When Less is More – A natural food company founder says excess is plaguing the juice industry.
By Camilla Anderson
Juices and nutritional shakes are a multi-billion dollar industry, but the rapid growth is coming at the expense of consumers. Many companies create products that are not necessarily healthy or natural, says Angela Zeng, co-founder of food company Karuna. Zeng says there are two main problems: an excess of ingredients and the widespread use of protein and other food extracts, which ironically goes against the true meaning of natural food.
Companies catering to the juicing trend entice consumers by using as many plants as possible. Some of these lack nutrients but are convenient and cheap fillers, while others lose many of their nutrients when juiced. This approach also is an environmental concern, because if the ingredient has low water content, much of it goes to waste (this is true, for example, of almond milk). These products often contain high levels of added sugar in order to generate acceptable tastes. Karuna’s products, on the other hand, only include a few key ingredients, both because doing so is more sustainable and because each ingredient should serve a purpose.
The second problem is that companies rely heavily on protein and other food extracts instead of maximizing nature’s resources. This tends to make products off balance in term of their nutritional compositions. For example, many nutritional drinks over-emphasize the protein content, and yet, their protein extracts such as almond or coconut milk do not offer a complete amino acid profile and lack many other critical nutrients. In essence, nutrients assembled in a lab don’t offer the same health benefits as those occurring naturally in food (in excess, some might even be harmful).
In contrast, Eastern and Western medicine agree that certain fruits, vegetables and berries are nutritional powerhouses. Karuna’s product lines Heal, Fuel and Hydrate use these as the core ingredients. Zeng turned to East Asian folk medicine to identify plants that people have used in health tonics for thousands of years. Modern science now backs up these health claims, says Karuna co-founder Dr. Shawn Hu, a medical oncologist. Karuna’s signature Heal product, the Bean Sprout and Aronia Berry drink, is one example. Mung bean sprouts are often used in traditional East Asian detox remedies. Herbalists say they can relieve everything from stomach upset to infection. Aronia berries, common in Native American folk remedies, are one of nature’s best sources of antioxidants. Science shows they can help lower the risk for diabetes and high blood pressure, reduce toxicity in the body, and even prevent cancer.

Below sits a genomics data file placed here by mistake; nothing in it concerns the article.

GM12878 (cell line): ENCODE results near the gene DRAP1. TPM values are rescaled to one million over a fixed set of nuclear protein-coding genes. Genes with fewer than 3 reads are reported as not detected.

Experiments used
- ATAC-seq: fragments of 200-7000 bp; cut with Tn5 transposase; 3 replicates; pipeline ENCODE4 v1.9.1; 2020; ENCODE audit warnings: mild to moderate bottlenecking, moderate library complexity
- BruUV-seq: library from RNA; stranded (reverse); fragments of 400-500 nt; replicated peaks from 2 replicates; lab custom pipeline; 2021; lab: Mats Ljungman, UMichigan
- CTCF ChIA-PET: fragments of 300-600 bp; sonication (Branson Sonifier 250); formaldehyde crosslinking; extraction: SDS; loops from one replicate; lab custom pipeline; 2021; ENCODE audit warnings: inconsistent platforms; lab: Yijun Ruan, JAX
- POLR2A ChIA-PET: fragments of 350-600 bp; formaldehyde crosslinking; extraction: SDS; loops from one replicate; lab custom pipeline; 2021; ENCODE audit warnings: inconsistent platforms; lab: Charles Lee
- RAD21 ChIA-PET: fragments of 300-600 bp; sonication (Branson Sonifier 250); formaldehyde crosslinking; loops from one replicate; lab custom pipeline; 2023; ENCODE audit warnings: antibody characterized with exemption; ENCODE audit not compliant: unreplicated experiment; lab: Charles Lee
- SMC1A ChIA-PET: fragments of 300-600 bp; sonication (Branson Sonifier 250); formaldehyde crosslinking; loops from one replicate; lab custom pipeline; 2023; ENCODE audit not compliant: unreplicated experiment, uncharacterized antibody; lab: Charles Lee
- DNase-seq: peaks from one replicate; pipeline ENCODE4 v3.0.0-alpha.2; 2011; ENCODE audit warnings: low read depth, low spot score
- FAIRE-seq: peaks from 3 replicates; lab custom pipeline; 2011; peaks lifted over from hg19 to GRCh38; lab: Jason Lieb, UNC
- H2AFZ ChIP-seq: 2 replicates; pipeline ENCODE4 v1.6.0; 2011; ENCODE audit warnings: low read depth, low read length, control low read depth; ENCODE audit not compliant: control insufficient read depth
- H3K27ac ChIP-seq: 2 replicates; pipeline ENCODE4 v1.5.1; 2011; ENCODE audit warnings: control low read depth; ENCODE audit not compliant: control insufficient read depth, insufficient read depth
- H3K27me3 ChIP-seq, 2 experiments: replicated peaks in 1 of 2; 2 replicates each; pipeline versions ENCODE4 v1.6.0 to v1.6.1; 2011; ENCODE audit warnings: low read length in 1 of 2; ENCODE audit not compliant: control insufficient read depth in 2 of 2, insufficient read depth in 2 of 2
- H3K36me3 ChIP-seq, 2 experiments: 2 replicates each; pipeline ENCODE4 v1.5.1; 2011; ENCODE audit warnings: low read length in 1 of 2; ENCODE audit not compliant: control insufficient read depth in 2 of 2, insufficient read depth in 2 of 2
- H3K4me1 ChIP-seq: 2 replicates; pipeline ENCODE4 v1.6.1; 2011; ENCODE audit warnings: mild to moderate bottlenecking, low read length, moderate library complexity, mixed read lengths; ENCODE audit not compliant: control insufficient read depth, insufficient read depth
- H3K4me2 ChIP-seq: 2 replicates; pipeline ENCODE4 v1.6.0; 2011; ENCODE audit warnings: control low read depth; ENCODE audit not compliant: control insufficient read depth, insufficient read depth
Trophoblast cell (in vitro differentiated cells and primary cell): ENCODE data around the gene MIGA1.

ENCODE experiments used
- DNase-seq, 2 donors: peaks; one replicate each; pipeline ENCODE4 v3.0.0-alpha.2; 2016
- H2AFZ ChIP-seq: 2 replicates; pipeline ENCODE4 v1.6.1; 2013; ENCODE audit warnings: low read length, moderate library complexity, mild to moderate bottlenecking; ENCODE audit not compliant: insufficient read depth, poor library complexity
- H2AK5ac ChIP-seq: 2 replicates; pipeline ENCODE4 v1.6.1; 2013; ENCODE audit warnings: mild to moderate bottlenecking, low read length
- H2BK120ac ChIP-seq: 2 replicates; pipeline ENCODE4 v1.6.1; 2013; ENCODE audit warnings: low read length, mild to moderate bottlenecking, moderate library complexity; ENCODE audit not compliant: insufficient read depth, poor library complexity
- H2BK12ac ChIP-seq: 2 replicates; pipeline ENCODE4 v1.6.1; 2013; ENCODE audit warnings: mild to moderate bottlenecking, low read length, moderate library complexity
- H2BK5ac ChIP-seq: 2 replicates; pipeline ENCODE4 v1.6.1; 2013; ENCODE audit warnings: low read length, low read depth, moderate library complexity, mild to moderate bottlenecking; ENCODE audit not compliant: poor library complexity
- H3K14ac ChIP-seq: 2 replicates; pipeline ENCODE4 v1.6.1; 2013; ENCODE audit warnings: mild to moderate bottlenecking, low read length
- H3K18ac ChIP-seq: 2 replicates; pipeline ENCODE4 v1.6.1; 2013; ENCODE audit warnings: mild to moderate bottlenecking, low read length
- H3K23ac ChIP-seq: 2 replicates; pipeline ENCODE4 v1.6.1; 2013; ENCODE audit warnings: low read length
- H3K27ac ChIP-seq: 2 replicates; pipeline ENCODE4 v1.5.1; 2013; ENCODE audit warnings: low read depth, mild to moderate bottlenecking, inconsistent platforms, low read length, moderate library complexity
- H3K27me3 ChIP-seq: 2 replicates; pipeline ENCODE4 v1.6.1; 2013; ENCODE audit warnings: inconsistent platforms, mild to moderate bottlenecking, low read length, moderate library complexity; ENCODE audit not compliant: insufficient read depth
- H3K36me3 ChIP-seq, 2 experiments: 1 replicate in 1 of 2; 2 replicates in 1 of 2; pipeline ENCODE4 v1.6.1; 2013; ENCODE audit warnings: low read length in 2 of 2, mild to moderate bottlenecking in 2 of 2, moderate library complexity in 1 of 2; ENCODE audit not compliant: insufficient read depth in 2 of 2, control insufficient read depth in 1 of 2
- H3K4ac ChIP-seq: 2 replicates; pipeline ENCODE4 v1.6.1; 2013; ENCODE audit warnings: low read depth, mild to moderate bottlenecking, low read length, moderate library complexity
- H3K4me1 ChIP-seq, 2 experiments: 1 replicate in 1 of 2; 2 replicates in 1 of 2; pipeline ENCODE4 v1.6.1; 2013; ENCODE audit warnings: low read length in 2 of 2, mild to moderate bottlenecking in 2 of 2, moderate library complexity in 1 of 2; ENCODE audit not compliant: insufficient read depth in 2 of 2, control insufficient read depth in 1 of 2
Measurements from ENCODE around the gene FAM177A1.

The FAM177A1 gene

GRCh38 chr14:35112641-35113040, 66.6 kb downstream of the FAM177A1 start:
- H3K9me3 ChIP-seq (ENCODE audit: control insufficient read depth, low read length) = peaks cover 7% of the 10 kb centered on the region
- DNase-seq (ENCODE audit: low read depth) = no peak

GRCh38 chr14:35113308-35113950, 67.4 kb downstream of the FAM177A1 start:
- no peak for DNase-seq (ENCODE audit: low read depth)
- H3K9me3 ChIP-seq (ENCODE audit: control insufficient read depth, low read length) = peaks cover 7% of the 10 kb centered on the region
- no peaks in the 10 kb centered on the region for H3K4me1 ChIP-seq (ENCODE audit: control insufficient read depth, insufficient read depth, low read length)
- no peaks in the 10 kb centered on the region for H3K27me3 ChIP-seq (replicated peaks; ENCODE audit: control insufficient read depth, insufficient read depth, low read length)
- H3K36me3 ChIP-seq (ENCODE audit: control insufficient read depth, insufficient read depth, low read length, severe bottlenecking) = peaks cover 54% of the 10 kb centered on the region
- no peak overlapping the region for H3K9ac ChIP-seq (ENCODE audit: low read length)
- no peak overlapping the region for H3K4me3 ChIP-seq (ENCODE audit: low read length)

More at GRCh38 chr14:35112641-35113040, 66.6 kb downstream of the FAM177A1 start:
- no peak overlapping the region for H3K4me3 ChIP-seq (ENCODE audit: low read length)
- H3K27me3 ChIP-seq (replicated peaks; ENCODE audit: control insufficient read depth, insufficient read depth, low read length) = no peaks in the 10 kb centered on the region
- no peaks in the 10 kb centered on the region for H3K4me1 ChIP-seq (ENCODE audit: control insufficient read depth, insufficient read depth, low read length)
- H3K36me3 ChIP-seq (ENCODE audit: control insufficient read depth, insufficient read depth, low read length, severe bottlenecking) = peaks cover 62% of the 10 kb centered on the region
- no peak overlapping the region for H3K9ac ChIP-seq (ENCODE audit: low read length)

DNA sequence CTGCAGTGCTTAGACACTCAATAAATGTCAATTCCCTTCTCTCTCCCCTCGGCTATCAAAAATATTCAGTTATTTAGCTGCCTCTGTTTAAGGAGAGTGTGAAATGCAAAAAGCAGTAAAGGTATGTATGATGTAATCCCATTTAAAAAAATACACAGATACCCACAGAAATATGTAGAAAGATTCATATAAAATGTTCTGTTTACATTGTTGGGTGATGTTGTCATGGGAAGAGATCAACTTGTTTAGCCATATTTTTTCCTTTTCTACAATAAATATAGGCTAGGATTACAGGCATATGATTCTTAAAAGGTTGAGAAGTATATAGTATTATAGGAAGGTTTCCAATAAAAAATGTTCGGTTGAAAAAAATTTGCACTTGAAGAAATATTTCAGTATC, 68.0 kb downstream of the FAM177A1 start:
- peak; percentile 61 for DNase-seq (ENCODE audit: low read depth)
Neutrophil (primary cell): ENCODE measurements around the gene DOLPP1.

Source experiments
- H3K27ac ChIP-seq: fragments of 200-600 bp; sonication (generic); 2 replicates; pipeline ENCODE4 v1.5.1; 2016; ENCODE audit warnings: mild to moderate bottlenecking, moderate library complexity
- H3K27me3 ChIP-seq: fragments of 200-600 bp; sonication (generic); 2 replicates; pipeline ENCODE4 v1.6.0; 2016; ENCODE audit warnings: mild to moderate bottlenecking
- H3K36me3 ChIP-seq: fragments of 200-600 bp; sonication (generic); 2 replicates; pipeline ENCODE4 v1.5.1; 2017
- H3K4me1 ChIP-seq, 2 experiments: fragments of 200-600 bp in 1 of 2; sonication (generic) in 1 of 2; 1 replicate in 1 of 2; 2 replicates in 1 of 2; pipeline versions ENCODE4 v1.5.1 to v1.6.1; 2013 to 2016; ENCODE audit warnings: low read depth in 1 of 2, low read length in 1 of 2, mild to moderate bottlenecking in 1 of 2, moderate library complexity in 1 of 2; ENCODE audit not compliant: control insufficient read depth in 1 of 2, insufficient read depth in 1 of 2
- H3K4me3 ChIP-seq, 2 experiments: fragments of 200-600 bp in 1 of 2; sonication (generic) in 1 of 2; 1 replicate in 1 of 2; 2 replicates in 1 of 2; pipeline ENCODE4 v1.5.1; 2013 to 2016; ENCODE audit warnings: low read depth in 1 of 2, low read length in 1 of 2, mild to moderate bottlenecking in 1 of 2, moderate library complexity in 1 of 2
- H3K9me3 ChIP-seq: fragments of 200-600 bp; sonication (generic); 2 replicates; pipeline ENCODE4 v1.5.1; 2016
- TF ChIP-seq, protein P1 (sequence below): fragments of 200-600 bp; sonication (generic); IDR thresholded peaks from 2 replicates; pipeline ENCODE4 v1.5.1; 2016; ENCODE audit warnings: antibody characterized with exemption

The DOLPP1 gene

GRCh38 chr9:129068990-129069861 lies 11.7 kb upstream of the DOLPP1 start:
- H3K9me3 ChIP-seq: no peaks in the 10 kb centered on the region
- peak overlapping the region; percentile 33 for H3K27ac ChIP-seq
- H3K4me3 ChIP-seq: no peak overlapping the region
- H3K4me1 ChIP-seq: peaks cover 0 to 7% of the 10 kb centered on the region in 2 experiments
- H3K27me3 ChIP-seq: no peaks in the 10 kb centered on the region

Another example is Karuna’s Fuel nutrition shakes, Divine Chestnut and Divine Three. Chinese medicine uses chestnuts to prevent and treat conditions such as high blood pressure, heart disease, and osteoporosis. The Divine Three refers to black soybean, quinoa and flax seeds, which are packed with high quality plant-based protein including all essential amino acids as well as healthy fatty acids that help lower cholesterol. Karuna shakes offer a well-balanced nutrition and are low in sugar and calories. All the ingredients are gluten-free and non-GMO.
Karuna’s Hydrate drinks, Sunny Date and Fruity Longan, also are inspired by ancient remedies backed up by modern science. Many believe that Longan fruit and dates can promote blood production, improve the digestive system, and boost energy and endurance.
Since these powerful ingredients exist in nature, why do companies pick them apart and use only bits and pieces of them? Zeng says it is so because many companies do not have a solid understanding of nutritional science, but want to have products that are easy to formulate, quick to produce, and attract consumers who think more is better.
In contrast, Karuna emphasizes two things missing in today’s society: simplicity and balance.
For more information: www.mykaruna.com